N Korea’s Internet goes dark amid escalating Sony hack row: report
US Internet monitoring firm claims total outage, days after Washington pledges response
A US-based Internet monitoring company yesterday claimed North Korea was struck by a complete Internet blackout, amid an escalating row between Kim Jong Un's government and Washington over last month's cyber-attack on Sony Pictures Entertainment.
The US government blames Pyongyang for the 22 November attack on Sony Pictures by a group calling itself Guardians of Peace, which crippled the studio's corporate network for more than a week and stole dozens of terabytes of data. The fallout from the incident included leaked movies and scripts, and the exposure of sensitive employee data and internal emails. The cost to Sony may have been as high as $100m, according to one analyst's estimate.
After his administration named North Korea as the perpetrator, President Barack Obama pledged a proportional response "in a place and time and manner that we choose".
According to Reuters, New Hampshire-based Dyn reported the outage, saying possible reasons ranged from technical problems to a cyber-attack.
Other cyber security commentators agreed, but also floated the theory that a non-state party could be responsible.
"It would be possible that a patriotic actor could achieve the same results with a botnet, however the president promised a proportional response," said Tom Kellermann, chief cybersecurity officer at Trend Micro.
Other specialists believed that a DDoS (distributed denial-of-service) attack would be sufficient to disable North Korea's Internet and would not require state-level resources.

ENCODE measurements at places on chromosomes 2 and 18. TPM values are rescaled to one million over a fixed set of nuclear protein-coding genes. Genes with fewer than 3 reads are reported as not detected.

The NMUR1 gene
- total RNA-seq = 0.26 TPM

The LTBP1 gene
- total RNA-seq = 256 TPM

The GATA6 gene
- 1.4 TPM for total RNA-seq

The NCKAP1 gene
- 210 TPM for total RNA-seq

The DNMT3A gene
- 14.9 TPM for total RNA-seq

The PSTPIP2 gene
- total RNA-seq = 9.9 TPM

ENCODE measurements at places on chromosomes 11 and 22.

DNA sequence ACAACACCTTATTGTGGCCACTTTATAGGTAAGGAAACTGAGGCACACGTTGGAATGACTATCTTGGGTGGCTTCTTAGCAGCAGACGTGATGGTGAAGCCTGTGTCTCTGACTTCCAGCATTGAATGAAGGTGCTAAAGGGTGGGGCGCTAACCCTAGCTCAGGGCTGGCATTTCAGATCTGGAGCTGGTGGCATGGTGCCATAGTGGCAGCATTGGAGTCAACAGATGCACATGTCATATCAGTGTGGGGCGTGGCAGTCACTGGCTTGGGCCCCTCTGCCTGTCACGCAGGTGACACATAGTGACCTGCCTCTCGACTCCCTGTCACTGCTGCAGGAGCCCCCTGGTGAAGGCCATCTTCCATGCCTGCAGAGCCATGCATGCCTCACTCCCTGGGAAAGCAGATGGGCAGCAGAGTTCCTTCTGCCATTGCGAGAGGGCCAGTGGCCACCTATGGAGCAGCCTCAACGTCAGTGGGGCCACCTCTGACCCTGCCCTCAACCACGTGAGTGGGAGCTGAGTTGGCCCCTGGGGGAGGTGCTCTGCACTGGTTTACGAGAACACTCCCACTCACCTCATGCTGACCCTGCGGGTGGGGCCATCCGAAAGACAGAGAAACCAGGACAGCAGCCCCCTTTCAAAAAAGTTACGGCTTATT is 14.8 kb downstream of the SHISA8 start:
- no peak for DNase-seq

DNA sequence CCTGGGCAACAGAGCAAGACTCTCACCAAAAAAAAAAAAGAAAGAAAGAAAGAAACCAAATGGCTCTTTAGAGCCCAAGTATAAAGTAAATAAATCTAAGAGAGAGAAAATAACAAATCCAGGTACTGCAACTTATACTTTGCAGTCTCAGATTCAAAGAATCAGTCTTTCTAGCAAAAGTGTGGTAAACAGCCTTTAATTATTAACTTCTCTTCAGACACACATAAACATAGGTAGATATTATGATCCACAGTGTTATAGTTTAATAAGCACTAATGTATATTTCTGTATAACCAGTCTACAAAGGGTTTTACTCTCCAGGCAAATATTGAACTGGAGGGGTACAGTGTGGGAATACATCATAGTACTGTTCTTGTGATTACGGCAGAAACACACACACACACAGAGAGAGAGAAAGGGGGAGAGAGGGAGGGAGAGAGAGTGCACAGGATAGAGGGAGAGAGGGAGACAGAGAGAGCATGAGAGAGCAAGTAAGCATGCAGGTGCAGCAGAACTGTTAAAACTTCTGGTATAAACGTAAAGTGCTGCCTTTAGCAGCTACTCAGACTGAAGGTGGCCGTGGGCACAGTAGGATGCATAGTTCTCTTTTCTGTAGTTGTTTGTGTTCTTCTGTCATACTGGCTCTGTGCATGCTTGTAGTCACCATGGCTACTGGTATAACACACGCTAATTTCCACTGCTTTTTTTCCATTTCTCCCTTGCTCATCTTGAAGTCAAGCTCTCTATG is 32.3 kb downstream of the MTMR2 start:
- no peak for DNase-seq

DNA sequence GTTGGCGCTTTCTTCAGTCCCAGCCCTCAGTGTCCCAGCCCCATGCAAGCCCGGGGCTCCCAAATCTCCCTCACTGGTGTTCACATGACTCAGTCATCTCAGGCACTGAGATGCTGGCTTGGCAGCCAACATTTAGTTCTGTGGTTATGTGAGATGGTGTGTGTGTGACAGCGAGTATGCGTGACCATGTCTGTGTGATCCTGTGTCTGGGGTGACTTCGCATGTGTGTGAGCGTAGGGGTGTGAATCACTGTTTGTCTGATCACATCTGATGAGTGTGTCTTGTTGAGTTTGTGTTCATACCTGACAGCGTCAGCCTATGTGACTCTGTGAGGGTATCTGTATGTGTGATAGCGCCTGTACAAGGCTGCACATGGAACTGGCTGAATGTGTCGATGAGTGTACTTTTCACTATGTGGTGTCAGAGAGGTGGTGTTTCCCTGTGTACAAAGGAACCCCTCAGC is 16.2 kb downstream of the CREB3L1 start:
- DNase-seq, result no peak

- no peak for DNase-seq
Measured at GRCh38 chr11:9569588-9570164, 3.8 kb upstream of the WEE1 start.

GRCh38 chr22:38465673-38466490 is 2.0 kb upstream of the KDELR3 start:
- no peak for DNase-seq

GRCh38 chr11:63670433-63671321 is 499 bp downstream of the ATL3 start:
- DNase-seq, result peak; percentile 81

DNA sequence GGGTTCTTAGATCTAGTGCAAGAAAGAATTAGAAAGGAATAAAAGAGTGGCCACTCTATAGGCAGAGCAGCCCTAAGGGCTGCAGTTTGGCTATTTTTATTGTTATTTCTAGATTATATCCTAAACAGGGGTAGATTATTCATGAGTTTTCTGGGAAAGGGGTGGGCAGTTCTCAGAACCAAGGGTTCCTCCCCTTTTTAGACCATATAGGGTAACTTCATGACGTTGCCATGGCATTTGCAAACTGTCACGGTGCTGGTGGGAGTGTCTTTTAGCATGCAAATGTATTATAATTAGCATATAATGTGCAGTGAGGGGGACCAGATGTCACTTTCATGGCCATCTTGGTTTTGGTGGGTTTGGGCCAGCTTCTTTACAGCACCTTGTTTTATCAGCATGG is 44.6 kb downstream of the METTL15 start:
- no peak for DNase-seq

"Even if North Korea had 10 times their publicly reported bandwidth, bringing down their connection to the Internet would not be difficult from a resource or technical standpoint," said Ofer Gayer, security researcher at Incapsula, in an emailed statement to ITP.net.
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North Korea had previously been on record as denouncing a forthcoming movie from Sony portraying the assassination of Kim, but has strongly denied direct involvement in the attack on Sony, instead choosing to praise "supporters" for carrying out the "righteous" operation. When Pyongyang's call for a joint investigation with US officials was rejected by Washington over the weekend, Kim's government pledged retaliatory strikes, of an indeterminate nature, on the US.
When the North lost Internet coverage, Dyn said it subsequently managed to restore it.
"We're yet to see how stable the new connection is," Jim Cowie, chief scientist for the company, told Reuters.
"The question for the next few hours is whether it will return to the unstable fluctuations we saw before the outage."
It is widely believed that only a privileged handful of North Korea's 24m population is allowed Internet access and according to Dyn, the country depends on a single provider, China Unicom, for traffic.
"When organisations - nation states or commercial entities - rely on a single Internet service provider and a small range of IP addresses, they make themselves easy prey," said Incapsula's Gayer. "Attackers have a single target - the one connection to the Internet backbone - to flood with traffic, effectively taking them offline."
The US this week reportedly asked China, one of North Korea's few allies, to send a strong message to Pyongyang by repatriating known hackers from the hermit nation, and disabling servers and routers used by North Korea that are part of Chinese networks.
In a separate incident, South Korea, which technically remains at war with the North, experienced a cyber-attack on a nuclear power plant. Command-and-control systems were reportedly not compromised and only resulted in the theft of non-critical data, but President Park Geun-hye today characterised the incident as a "grave situation". According to Reuters, South Korean officials would not rule out the North as a suspect.